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I've started using this pattern in JavaScript. I'm not sure if I read about it specifically, or if I just conjured it up one day.

The format is...

var name = (function() {

    var init = function() {
       // Init something
       $('a').click(show);
    };

    var show = function() {
       // Show something
    };

    $(init);

})();

And here is a real world example...

var contactForm = (function() {
    var init = function() {

         if ( ! $('body').hasClass('contact')) {
            return;
         };

         var form = $('.contact #content form');

         form.validate({
              rules: {
                  'full-name': {
                      required: true
                  },    
                  'email': {
                      required: true,
                      email: true
                  },    
              },
              messages: {
                  'email': {
                      email: 'Please make sure this email is valid.'
                  }

          }
          }); 

    };

    $(init);

})();

Is there anything wrong with this?

share|improve this question
    
Why use the variables (name, contactForm) since you do not return anything from the function (and you call it immediately)? Why not just skip that part completely? or is it as a bookmark for you ? –  Gaby aka G. Petrioli Dec 10 '10 at 1:34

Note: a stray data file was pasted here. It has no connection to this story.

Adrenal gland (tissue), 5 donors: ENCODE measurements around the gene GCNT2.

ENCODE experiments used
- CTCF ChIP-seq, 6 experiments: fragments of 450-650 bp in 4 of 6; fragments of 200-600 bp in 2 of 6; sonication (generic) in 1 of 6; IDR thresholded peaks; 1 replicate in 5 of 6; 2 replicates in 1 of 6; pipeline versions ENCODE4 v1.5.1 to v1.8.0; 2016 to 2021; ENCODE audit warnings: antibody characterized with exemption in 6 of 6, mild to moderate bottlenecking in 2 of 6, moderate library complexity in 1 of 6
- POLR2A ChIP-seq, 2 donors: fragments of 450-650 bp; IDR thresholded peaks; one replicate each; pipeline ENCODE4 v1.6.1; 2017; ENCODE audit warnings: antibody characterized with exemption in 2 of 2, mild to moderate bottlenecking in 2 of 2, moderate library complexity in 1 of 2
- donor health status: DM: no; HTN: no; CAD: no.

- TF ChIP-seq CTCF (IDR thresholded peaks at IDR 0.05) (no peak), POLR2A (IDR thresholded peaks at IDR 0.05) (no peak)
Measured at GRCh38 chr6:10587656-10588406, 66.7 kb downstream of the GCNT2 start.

@Gaby Just so I can clearly see what each function does, and it helps with debugging. I guess they could be comments, but then my stack trace would show some unnamed functions. –  alex Dec 10 '10 at 1:35
2  
got it. Nifty concept. –  Gaby aka G. Petrioli Dec 10 '10 at 1:38

3 Answers 3

No YUI actually call this the Module pattern and uses it in alot of their code.

You might even do the following within the anonymous function.

name = new init();
share|improve this answer

No. I actually do almost the same thing, but why are you calling $(init) instead of just init()?

share|improve this answer
    
Because I am using jQuery, and want it to be fired on DOM ready. –  alex Dec 10 '10 at 1:26
    
Ah. I'm used to doing things a little differently and assumed you'd be wrapping multiple blocks within a single $(function() {}) call. Shame on me. Continue. :) –  simshaun Dec 10 '10 at 1:28

Looks like a jQuery plugin written as a IIFE (Immediately Invoked Function Expression). You don't really need the var name = (extra global variable) and passing in the jQuery object is best practice in case of $.noConflict(). See Ben Alman's jquery-plugin-authoring talk for this and other interesting info.

(function($) {

    var init = function() {
       // Init something
       $('a').click(show);
    };

    var show = function() {
       // Show something
    };

    $(init);

})(jQuery);
share|improve this answer

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